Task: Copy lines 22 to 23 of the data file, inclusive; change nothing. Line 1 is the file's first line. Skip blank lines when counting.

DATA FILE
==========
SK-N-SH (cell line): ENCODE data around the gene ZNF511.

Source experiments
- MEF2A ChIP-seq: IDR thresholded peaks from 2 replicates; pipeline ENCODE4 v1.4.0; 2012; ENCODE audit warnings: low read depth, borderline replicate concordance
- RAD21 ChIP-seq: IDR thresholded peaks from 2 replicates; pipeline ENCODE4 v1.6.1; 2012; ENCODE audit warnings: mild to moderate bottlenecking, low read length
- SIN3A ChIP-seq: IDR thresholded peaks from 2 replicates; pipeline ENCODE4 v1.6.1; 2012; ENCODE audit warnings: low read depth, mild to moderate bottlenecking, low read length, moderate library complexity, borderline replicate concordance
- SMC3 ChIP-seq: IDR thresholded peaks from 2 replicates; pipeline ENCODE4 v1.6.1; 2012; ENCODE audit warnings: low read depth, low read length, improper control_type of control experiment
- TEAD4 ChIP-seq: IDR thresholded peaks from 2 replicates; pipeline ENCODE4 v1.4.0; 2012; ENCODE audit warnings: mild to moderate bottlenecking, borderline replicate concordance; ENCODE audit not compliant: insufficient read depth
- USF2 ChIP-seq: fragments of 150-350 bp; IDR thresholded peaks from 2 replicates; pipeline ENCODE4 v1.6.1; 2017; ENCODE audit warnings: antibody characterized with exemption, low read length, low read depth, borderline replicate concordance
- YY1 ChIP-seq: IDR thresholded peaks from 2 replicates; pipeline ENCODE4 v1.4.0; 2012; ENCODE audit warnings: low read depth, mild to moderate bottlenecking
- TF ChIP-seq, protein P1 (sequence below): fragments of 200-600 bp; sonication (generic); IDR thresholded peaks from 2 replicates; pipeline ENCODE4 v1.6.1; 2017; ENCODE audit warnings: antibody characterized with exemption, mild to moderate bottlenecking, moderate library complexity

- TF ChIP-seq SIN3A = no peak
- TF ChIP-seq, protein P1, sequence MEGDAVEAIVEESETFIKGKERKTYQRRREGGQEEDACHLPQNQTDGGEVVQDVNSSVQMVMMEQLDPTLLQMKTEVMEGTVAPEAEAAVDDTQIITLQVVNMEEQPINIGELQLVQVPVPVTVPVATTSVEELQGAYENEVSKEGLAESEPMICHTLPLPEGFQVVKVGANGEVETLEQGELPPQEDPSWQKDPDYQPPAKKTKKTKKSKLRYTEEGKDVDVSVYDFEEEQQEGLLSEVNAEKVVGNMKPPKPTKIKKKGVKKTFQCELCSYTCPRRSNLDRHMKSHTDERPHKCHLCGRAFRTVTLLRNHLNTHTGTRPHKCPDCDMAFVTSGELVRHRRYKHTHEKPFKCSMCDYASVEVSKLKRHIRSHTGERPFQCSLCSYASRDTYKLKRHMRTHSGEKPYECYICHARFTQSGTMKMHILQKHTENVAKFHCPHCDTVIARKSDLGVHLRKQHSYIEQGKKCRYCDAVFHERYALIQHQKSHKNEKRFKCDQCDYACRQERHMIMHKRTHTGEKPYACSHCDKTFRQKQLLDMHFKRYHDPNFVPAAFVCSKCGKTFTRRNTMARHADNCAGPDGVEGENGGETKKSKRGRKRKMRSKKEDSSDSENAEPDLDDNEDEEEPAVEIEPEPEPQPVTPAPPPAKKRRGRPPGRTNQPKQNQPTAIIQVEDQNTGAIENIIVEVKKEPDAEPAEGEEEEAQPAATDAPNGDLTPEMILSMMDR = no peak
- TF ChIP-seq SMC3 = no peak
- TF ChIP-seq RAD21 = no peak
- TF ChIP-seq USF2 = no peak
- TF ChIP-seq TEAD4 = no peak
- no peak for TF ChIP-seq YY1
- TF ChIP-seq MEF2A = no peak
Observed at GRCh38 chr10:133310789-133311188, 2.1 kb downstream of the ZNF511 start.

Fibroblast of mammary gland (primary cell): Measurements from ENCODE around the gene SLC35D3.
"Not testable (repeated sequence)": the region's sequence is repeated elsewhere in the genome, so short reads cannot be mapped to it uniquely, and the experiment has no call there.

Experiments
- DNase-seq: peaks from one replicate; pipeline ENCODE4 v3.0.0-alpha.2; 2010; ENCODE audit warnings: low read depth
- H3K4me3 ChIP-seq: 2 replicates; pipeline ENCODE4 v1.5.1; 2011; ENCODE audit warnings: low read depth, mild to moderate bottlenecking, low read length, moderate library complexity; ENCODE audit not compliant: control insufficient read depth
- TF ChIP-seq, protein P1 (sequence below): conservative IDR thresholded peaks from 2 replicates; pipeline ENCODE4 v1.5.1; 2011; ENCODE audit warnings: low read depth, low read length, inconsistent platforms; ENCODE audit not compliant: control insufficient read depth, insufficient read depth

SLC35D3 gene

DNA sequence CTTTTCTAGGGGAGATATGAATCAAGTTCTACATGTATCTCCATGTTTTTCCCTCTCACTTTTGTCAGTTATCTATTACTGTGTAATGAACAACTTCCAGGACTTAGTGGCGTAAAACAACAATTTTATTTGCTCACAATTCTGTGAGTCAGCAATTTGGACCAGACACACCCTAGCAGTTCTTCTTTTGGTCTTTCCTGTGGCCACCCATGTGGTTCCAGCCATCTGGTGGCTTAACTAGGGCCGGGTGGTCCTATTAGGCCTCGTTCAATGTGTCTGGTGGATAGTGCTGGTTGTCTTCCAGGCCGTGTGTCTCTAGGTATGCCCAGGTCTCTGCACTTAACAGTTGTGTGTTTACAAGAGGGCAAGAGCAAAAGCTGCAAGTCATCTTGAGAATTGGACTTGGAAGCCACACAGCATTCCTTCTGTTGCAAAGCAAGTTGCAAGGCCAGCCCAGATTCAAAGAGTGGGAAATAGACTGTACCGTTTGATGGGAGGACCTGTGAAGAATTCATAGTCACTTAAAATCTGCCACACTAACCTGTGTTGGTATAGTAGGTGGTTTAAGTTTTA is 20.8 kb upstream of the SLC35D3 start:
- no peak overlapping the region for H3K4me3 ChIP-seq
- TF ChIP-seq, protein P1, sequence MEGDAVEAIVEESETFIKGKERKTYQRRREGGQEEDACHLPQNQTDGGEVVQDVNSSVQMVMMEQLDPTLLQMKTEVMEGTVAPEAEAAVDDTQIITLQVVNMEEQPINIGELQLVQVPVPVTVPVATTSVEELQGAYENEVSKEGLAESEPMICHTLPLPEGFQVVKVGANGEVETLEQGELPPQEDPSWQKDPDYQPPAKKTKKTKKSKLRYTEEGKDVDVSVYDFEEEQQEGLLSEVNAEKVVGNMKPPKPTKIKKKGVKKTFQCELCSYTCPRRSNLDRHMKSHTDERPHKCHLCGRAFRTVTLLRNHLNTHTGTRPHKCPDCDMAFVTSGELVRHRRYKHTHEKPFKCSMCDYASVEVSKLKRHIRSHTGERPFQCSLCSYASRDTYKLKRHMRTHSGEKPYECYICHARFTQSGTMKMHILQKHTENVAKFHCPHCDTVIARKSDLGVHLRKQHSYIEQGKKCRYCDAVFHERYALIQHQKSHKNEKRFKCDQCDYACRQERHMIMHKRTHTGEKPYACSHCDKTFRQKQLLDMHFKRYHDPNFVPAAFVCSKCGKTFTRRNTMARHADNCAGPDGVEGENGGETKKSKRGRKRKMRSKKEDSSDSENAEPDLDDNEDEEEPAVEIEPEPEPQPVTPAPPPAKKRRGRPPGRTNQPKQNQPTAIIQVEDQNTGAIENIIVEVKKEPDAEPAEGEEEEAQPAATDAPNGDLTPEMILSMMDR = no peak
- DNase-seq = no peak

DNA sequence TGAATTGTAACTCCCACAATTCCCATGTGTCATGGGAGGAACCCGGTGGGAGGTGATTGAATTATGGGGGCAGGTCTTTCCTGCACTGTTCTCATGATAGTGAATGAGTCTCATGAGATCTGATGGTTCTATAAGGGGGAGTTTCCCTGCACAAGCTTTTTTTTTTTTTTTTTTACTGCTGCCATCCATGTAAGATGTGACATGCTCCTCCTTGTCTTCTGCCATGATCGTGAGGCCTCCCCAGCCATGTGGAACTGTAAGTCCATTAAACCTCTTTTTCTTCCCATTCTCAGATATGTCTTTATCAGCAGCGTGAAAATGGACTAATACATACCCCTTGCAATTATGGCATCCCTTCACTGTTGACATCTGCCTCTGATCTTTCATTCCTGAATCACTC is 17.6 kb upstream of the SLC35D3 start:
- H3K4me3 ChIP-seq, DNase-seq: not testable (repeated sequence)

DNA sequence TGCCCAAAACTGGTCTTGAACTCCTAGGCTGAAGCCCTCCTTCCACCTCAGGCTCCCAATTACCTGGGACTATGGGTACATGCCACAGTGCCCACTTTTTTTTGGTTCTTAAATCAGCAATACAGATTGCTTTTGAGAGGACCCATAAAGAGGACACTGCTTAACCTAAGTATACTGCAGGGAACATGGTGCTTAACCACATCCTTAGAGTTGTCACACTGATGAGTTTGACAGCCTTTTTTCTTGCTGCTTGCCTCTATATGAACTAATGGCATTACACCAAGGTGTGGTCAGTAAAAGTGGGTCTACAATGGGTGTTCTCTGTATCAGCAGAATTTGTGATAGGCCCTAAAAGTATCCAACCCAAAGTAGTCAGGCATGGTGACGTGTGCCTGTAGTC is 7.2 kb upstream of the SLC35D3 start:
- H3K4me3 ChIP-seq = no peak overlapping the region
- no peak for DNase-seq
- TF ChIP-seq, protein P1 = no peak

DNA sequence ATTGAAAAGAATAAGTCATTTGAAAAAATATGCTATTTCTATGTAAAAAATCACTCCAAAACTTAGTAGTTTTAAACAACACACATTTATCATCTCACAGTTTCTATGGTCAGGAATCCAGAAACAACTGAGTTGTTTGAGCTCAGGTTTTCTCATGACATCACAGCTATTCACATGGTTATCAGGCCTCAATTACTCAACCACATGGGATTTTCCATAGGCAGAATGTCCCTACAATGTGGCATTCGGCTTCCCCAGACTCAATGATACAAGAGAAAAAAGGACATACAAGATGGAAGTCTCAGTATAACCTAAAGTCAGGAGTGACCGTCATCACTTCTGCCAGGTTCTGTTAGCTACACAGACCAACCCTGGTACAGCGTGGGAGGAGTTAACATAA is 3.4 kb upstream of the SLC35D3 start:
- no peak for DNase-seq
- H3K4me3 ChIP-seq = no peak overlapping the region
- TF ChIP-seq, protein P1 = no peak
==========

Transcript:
Experiments
- DNase-seq: peaks from one replicate; pipeline ENCODE4 v3.0.0-alpha.2; 2010; ENCODE audit warnings: low read depth